Joe Niehaus, College Park, MD. Like most conflictsusceptible, resolution begins with simple communication. Both sides of the racial divide are often too willing to disregard the other perspective of the other side. We need to work to acknowledge the merits of all peoples speech- regardless of color or background. Everyone can contribute to this conversation.
Elizabeth Foster, Little Rock, AR. Growing up in a mostly-white suburb of Chicago, I was isolated from cultural and socioeconomic differences. Through my privilege, I was able to travel to countries both more and less affluent than that of my upbringing. Now that I live independently & make much less money than my parents, I […]
Nicholas Thomspon, Denton, TX. We discussed racism in my freshman sociology class. “Institutions are racist” is not an original thought of mine, but I do fundamentally agree with the idea from a sociological perspective.
David B. Berenson, Cleveland, OH. All but one person with whom I shared the story of getting “mugged” asked of their race, and it began to pi** me off. I had to find a way to put the whole experience into perspective.
Victoria Polera, NY. Being white doesn’t make my life any easier. I still have a really difficult life without putting my race into perspective. Looking at a person as an individual rather than placing an individual into a social group is mostly important. It’s unbelievably more important to look at the individual separately rather than […]
Kelsey G, Louisville, KY.
Ribora, Riverside, CA. As an International student, it can be offensive to think just because a person is from Africa, they come from a jungle and live among lions. I wish people had a better perspective or knew some facts about it before asking funny or offensive questions about how home is like to me. […]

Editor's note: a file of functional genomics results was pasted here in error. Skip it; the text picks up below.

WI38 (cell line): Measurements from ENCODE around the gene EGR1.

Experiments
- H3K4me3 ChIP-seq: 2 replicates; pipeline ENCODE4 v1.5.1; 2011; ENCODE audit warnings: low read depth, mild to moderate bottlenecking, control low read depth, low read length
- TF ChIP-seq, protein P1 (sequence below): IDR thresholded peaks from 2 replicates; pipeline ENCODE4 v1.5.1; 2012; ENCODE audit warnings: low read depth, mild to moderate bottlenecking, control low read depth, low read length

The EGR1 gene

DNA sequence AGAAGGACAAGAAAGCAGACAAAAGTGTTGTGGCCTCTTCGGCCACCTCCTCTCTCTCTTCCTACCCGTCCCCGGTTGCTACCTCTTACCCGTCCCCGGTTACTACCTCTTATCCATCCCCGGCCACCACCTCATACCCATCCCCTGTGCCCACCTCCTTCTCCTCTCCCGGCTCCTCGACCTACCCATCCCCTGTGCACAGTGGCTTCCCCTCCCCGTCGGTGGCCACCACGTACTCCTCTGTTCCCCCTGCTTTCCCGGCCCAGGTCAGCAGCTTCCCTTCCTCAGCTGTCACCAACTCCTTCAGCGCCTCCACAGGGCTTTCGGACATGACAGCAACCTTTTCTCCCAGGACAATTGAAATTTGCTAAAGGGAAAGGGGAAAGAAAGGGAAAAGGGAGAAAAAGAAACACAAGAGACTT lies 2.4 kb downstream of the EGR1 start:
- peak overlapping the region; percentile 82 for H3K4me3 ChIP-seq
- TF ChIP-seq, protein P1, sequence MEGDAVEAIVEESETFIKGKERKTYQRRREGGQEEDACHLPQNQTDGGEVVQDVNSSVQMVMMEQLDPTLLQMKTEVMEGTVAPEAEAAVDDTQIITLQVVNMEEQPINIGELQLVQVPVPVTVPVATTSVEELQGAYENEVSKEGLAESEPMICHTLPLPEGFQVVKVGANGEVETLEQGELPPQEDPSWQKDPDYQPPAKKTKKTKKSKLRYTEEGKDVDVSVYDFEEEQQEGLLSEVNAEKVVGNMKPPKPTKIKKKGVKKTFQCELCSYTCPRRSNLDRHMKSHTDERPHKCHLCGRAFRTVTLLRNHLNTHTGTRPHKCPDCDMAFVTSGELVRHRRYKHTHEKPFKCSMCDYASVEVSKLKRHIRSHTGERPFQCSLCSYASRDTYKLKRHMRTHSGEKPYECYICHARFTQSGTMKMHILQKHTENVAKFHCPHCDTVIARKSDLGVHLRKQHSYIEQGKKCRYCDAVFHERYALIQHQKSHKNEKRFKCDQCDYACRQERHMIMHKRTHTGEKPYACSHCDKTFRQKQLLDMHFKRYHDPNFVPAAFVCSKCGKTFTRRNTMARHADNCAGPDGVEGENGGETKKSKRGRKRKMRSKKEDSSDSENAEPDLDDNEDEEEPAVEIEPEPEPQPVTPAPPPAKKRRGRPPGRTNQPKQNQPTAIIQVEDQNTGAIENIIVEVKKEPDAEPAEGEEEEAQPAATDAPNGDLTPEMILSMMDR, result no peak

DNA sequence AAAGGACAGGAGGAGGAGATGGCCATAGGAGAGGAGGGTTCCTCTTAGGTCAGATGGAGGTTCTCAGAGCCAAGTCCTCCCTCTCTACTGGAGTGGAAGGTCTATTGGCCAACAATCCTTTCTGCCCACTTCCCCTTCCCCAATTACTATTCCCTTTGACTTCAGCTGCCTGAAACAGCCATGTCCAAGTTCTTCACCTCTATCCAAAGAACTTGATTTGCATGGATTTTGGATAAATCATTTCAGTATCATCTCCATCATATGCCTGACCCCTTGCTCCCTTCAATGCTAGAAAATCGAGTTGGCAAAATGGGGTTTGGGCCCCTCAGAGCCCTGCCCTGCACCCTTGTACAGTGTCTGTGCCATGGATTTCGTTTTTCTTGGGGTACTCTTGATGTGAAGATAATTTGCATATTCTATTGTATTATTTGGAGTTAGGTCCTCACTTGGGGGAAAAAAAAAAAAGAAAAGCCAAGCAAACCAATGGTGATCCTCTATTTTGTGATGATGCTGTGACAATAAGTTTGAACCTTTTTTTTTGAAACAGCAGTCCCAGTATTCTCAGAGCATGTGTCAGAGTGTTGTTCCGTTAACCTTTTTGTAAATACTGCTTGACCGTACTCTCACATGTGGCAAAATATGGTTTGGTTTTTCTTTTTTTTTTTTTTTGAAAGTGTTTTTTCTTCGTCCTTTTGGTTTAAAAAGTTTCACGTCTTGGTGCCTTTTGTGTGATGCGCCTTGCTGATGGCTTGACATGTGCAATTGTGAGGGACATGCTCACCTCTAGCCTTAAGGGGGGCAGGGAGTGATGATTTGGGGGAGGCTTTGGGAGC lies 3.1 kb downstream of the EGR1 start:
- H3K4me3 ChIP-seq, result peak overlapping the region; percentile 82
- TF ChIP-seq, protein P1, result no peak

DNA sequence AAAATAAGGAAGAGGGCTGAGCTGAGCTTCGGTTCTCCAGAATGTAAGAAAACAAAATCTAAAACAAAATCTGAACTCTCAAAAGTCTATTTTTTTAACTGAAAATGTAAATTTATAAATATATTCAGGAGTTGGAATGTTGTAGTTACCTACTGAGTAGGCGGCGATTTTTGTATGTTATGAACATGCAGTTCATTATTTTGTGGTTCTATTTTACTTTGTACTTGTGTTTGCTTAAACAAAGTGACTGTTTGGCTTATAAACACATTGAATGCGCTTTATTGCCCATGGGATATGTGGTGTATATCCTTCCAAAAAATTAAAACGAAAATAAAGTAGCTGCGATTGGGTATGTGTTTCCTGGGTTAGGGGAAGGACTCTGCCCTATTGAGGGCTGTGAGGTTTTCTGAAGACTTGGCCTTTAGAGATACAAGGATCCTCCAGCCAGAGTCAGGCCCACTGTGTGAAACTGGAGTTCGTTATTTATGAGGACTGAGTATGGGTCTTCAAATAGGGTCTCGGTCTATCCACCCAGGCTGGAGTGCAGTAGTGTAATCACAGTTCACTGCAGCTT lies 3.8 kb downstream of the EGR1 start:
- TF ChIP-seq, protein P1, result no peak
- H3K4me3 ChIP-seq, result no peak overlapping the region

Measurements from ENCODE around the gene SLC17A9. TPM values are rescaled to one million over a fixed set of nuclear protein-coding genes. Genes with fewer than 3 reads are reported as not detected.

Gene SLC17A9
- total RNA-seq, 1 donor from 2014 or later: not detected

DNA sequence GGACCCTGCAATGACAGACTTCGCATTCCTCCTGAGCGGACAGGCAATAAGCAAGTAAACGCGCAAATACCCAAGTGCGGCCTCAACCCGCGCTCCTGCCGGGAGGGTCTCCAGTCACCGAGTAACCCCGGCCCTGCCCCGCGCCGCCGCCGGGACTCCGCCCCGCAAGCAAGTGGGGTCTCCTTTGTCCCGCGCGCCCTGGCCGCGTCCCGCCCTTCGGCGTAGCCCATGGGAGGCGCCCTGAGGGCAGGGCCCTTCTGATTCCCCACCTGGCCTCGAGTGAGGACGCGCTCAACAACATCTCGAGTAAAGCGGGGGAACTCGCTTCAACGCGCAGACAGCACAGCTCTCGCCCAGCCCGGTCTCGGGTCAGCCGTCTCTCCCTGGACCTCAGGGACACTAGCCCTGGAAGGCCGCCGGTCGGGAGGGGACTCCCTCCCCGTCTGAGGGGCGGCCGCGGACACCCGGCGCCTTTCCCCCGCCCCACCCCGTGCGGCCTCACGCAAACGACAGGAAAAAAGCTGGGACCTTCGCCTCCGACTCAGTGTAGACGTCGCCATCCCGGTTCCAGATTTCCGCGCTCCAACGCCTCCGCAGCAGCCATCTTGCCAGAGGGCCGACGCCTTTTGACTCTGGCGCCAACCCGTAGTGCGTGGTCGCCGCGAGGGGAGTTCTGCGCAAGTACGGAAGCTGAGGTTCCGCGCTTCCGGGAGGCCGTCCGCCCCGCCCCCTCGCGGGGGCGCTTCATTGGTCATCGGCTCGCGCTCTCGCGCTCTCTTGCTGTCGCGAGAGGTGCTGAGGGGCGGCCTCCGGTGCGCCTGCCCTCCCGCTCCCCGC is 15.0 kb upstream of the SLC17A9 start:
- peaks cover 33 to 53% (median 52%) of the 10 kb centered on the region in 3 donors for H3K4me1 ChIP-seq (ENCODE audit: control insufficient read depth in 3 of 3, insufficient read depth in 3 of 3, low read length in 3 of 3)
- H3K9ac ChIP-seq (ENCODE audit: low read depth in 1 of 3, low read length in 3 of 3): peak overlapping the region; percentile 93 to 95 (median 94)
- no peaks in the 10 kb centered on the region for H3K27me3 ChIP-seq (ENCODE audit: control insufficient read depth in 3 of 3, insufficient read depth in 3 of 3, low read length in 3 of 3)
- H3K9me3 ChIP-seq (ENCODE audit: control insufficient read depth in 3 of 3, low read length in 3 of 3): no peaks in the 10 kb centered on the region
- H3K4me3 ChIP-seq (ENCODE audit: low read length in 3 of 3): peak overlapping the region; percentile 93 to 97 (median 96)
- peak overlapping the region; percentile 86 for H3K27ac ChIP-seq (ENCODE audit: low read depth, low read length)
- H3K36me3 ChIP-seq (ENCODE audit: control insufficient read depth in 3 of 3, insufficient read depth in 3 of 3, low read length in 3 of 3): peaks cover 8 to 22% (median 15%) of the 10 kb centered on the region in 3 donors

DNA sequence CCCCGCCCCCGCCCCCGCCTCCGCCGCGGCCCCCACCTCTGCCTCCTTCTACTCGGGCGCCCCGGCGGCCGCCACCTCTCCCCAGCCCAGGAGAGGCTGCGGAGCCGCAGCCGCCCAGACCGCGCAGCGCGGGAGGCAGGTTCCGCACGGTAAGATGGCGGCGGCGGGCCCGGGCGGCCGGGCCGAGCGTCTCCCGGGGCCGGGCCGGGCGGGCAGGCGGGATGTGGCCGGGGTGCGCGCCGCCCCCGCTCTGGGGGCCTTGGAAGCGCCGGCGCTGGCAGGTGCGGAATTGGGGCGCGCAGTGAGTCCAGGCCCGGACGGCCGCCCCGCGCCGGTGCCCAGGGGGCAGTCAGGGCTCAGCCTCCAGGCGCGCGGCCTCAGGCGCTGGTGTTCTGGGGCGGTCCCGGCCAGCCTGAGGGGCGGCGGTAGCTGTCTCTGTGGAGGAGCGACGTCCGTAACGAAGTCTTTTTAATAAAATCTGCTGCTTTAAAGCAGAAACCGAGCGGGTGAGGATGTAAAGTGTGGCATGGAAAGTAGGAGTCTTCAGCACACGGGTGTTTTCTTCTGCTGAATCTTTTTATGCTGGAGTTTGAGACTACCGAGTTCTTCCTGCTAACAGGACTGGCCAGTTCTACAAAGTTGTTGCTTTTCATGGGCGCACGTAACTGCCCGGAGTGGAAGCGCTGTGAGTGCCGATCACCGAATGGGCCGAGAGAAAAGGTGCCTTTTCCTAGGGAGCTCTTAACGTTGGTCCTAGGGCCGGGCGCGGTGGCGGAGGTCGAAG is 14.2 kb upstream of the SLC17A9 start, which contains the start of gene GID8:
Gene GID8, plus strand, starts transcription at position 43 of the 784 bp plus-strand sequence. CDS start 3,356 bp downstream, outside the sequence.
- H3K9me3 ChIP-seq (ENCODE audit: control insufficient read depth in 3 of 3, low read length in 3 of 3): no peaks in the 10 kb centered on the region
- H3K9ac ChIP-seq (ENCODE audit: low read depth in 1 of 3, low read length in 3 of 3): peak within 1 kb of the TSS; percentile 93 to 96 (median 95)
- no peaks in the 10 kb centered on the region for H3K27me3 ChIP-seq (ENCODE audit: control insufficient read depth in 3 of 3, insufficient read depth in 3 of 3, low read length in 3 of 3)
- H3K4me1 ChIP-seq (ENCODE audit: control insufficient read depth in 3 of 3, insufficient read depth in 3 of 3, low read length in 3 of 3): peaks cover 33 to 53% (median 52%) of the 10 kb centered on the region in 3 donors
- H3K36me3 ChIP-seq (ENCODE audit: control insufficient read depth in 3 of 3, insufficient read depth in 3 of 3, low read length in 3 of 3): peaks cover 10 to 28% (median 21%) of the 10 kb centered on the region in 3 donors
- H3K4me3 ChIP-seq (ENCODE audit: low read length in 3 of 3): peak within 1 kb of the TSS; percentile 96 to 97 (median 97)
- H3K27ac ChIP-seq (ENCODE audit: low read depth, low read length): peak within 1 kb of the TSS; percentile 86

Samuel C. Johnson, Keezletown, VA. I am a white man now 67 years of age. In May, 1968 (a month after the assassination of Dr. Martin Luther King, Jr.) I had just completed basic training in the Army in North Carolina, and was on my way to my home area near Philadelphia. I got off […]
Shava, Lake Oswego, OR. At times it can be confusing. I have wondered where I fit in. But in the end…I’m so glad to have the depth of experience that being multicultural has given me. I’m black, white and I’m Jewish. It’s amazing!
Victoria N. Fortson, GA My ancestors came to America just like many others. Just because I am white, does not mean my family “owned” “slaves”. When an African American girl says to me “you’re so lucky to have that hair” or “I would pay a lot for some of your hair”, it makes me mad. […]
Janai Leeb, Val Verde, CA. My 5 year old, bi-racial daughter is just discovering that her family may be a little different. I’m a black American and my husband is Austrian. From her perspective, I look like the odd man out in our four person family.
Mary ann Shannon New York City, NY Brooklyn I am enlightened, embarrassed, humbled and grateful as I engage and experience this collective. Truly allowed me to revisit a part of my own history with a different perspective.
Steven Tobias Ann Arbor, MI Understanding Race Project- University of Michigan I grew up in small, predominantly white community in Richland, MI. We did not have any diversity in our community and the first time I experienced this feeling of new culture and perspective was at the University of Michigan. Diversity flourishes here.
Steven Tobias Ann Arbor, MI Understanding Race Project, University of Michigan Short Summary: I grew up in small, predominantly white community in Richland, MI. We did not have any diversity in our community and the first time I experienced this feeling of new culture and perspective was at the University of Michigan. Diversity flourishes here. […]
Belinda Spinosi Columbus, OH From “Dr.” Laura stating red heads are genetic mistakes, retail stores tailing you, men thinking you are a different species to conquer but not marry, to can’t take a walk in your neighborhood because police think you are working girl…from a white woman’s perspective…I have always understood how so wrong people […]